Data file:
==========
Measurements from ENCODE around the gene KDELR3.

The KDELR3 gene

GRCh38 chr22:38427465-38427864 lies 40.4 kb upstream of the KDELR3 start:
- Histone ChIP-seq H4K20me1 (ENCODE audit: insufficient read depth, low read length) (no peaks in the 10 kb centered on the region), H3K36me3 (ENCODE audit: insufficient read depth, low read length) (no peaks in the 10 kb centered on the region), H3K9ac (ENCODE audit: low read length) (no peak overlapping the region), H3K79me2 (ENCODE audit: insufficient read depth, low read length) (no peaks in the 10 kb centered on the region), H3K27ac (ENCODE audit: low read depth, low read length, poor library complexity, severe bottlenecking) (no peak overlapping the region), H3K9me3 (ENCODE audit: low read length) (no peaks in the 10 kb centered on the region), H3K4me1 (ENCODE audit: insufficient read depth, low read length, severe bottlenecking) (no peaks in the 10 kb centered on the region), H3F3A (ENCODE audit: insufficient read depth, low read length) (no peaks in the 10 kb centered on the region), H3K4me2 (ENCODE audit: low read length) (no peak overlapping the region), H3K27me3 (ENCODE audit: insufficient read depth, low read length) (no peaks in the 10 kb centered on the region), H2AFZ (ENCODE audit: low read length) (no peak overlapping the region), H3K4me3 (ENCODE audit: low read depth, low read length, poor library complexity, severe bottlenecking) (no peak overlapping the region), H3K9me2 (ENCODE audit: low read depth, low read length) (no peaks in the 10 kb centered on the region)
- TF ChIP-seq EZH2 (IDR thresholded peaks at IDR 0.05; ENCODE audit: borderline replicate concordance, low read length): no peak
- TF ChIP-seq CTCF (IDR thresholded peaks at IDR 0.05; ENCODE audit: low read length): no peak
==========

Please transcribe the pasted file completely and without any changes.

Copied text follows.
Measurements from ENCODE around the gene KDELR3.

The KDELR3 gene

GRCh38 chr22:38427465-38427864 lies 40.4 kb upstream of the KDELR3 start:
- Histone ChIP-seq H4K20me1 (ENCODE audit: insufficient read depth, low read length) (no peaks in the 10 kb centered on the region), H3K36me3 (ENCODE audit: insufficient read depth, low read length) (no peaks in the 10 kb centered on the region), H3K9ac (ENCODE audit: low read length) (no peak overlapping the region), H3K79me2 (ENCODE audit: insufficient read depth, low read length) (no peaks in the 10 kb centered on the region), H3K27ac (ENCODE audit: low read depth, low read length, poor library complexity, severe bottlenecking) (no peak overlapping the region), H3K9me3 (ENCODE audit: low read length) (no peaks in the 10 kb centered on the region), H3K4me1 (ENCODE audit: insufficient read depth, low read length, severe bottlenecking) (no peaks in the 10 kb centered on the region), H3F3A (ENCODE audit: insufficient read depth, low read length) (no peaks in the 10 kb centered on the region), H3K4me2 (ENCODE audit: low read length) (no peak overlapping the region), H3K27me3 (ENCODE audit: insufficient read depth, low read length) (no peaks in the 10 kb centered on the region), H2AFZ (ENCODE audit: low read length) (no peak overlapping the region), H3K4me3 (ENCODE audit: low read depth, low read length, poor library complexity, severe bottlenecking) (no peak overlapping the region), H3K9me2 (ENCODE audit: low read depth, low read length) (no peaks in the 10 kb centered on the region)
- TF ChIP-seq EZH2 (IDR thresholded peaks at IDR 0.05; ENCODE audit: borderline replicate concordance, low read length): no peak
- TF ChIP-seq CTCF (IDR thresholded peaks at IDR 0.05; ENCODE audit: low read length): no peak